"Takin Twenty with the Virginian Brethren" by Skip Salmon

NW Mailing List nw-mailing-list at nwhs.org
Thu Oct 13 08:29:33 EDT 2011

Last night I had the pleasure of "Takin' Twenty" with nine of the
Brethren and Friends of the Virginian Railway. We discussed our upcoming
"Road Trips" to Mullens and Victoria. It was agreed that we will try to
make it to both events and carpool.

I showed the Brethren a photo from the N&W (and VGN) Historical Society
Archives of "VGN 1", a wooden reefer car taken in Princeton in 1956.
This photo was from the Jim Gillum Collection and was a surprise because
no one at the Archives thought the VGN had any ice cars. I could not
find this car in the Archives' records. It was known that there were
facilities for "Icing" refrigerators cars at several locations along the
VGN line, but no one knew of any VGN reefers. Russell McDaniel recalled
the ramp and seeing the yellow and sometimes orange cars with access
doors on the top corners being iced in Roanoke, but knew of none marked
"VGN". Wis Sowder also recalled seeing these cars serviced and
remembered a fellow from Covington coming to Roanoke "to check the
bananas" in reefers. The photo shows the "VGN 1" in a line of MW cars
and several of the Brethren surmised that it was used to distribute ice
to crews along the line. Anybody out there in the Virginian Nation know
anything about this lone reefer marked "VGN 1"? I have posted the photo
on this site under "Rolling Stock".

Also passed was a photo taken in the 1950s of South Yard showing the
Yard Office from the east and a photo of a wreck on the "W" side about
1958 with my Grandfather, George P. Craig at the controls of the
Shaffers Crossing Derrick car. The wreck was at Park (5th) Street.

>From last week, we discussed the wreck at Oak Hill Junction that
resulted in our having a VGN sugar bowl with cover for our display at
the Station. The bowl is marked "Reed & Barton" and "The Virginian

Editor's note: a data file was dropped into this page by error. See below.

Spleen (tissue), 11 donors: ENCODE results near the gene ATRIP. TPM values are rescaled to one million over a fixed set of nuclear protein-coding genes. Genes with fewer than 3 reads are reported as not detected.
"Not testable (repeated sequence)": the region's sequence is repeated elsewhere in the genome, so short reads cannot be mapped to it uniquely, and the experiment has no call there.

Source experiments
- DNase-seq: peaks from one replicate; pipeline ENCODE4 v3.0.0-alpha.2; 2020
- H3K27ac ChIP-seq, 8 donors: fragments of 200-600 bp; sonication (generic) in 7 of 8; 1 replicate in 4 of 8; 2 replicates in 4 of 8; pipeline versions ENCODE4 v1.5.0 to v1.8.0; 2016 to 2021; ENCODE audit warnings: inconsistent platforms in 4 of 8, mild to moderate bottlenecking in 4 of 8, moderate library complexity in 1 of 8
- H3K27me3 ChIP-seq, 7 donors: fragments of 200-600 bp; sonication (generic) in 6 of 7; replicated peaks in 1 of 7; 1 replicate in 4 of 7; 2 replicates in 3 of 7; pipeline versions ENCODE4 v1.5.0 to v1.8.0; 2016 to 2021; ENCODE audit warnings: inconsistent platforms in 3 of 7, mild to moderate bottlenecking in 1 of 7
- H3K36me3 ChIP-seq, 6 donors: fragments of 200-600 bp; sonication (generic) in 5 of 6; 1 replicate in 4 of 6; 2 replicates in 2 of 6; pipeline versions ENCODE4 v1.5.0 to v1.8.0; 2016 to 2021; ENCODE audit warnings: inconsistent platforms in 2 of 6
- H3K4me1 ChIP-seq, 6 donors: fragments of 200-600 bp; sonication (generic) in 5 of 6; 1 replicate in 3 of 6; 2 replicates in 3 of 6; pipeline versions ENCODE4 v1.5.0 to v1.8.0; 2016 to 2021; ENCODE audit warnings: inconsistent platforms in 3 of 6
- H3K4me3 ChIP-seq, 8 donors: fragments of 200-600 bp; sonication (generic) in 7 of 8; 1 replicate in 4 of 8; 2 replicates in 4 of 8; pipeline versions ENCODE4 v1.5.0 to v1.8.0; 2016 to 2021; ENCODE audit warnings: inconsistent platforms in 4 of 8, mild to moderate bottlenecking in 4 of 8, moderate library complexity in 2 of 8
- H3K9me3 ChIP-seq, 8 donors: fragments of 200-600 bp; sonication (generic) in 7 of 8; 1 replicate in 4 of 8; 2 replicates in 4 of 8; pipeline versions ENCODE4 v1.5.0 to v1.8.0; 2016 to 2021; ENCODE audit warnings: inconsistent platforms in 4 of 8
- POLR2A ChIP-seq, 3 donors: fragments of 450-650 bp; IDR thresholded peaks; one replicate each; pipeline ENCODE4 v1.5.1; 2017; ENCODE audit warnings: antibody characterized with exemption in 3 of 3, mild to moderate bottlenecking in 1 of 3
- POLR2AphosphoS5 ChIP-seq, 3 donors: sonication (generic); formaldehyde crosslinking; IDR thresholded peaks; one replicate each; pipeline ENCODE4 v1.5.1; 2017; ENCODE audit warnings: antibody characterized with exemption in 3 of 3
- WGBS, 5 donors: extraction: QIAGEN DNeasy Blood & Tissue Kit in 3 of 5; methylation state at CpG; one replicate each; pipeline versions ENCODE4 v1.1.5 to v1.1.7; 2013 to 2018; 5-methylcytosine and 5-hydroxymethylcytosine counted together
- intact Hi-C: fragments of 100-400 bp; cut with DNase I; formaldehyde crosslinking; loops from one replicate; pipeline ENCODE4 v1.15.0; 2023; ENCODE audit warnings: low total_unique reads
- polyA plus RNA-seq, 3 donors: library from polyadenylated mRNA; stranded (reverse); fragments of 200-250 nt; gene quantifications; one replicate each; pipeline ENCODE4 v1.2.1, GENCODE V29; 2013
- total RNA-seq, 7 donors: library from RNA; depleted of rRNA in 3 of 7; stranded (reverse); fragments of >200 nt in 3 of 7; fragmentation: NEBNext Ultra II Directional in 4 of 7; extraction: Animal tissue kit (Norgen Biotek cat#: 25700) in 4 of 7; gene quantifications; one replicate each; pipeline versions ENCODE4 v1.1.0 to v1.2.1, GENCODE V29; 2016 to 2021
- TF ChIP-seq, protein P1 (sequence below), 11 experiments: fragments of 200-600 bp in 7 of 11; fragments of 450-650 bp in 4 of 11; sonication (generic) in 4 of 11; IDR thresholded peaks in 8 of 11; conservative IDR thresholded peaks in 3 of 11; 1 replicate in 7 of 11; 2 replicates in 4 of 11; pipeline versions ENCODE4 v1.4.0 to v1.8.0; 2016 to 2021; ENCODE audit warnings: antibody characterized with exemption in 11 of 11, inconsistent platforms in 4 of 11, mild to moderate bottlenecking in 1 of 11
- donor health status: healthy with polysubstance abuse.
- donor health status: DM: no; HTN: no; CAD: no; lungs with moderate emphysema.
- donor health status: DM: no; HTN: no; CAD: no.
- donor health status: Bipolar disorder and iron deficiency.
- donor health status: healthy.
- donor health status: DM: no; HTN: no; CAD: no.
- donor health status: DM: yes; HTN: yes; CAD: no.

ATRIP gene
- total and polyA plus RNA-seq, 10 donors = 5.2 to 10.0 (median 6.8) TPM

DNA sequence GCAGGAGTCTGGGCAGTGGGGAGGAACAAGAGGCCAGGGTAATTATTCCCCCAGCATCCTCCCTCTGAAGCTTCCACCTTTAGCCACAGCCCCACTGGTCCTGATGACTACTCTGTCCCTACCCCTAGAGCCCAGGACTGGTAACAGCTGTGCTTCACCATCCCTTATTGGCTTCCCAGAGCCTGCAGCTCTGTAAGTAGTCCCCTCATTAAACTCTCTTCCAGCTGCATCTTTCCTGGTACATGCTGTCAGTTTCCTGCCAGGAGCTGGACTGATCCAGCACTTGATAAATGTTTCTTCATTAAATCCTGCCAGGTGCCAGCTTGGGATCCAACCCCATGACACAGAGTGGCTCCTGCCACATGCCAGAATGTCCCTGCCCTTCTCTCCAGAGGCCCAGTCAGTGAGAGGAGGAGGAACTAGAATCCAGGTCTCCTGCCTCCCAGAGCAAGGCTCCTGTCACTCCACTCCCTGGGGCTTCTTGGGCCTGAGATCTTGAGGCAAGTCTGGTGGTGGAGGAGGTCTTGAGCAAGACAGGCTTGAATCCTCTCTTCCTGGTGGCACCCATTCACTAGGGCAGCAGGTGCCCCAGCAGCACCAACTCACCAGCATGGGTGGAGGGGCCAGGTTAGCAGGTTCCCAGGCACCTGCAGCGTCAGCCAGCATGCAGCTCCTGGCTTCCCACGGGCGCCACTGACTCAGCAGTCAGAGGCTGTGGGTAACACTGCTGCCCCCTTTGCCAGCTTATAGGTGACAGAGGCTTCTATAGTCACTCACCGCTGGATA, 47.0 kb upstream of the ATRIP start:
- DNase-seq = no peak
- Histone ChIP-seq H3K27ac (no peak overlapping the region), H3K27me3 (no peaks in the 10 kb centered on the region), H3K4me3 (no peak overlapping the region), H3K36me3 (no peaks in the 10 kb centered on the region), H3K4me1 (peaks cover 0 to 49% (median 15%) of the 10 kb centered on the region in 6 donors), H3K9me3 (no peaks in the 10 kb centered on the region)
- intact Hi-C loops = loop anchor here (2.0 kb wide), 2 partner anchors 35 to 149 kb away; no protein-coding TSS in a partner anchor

Railway" on the bottom. The accident report said that our own Russell
"Slick" Inge was the Conductor on the pusher caboose and indicates that
"Slick" was given orders to take the siding with no indication that the
supply train was already there. I also showed the Brethren D. F. Thomas'
annual pass for 1935-36 that came with the silver bowl. Even though Phil
Thomas told me that the cook on the Club Car later died, there was no
mention of this on the accident report. I also researched the ICC
accident reports and found nothing about this wreck.

Also passed around was a photo I took of the Roanoke Chapter NRHS Alco
T-6 #41 at the Blue Ridge signal on her way to Appomattox for Rail
Festival last weekend. This was the first time an Alco pulled on the
famous Blue Ridge grade in many years!

The Jewel from the Past is from June 30, 2005: "Raymond East said that
once in South Yard, he was talking, and cut come cabooses off, going too
fast. They made a very quick coupling with the ones already on the cab
track. Seems that one cab was occupied by a conductor who was 'sleeping
over' until his next run. He came out of the cab in his 'long handles'
and exclaimed 'Recon you boys could hit it a little harder?'"

The ebay report this time includes the following: Slide of EL-3A #101 at
Princeton for $26.00 and a Slide of #905 at Victoria for $11.99.

Then there's this, send to me by a Catholic friend of mine: "A bus on a
busy street struck a Catholic man. He was lying near the sidewalk when a
crowd gathered. He was not seriously injured but overcome with the
experience and asked for a priest. 'Somebody get me a priest'. Long
seconds dragged on but no one stepped out of the crowd. A policeman
checked the crowd and finally yelled, 'A priest, Please! Isn't there a
priest in this crowd to give this man some help?" Finally out of the
crowd stepped a little old Jewish man in his 80's. "Mr. Policeman, I'm
not a priest. I'm not even a Christian, but for 50 years now, I'm living
behind the Catholic Church on Second Ave. and every night I'm
overhearing their services. I can recall a lot of it, and maybe I can be
of some comfort to this poor man'. The policeman agreed and cleared the
crowd so the man could get through to where the injured man lay. The old
Jewish man knelt down, leaned over the man and said in a solemn voice:

Time to pull the pin on this one!

Departing Now from V248,

Skip Salmon


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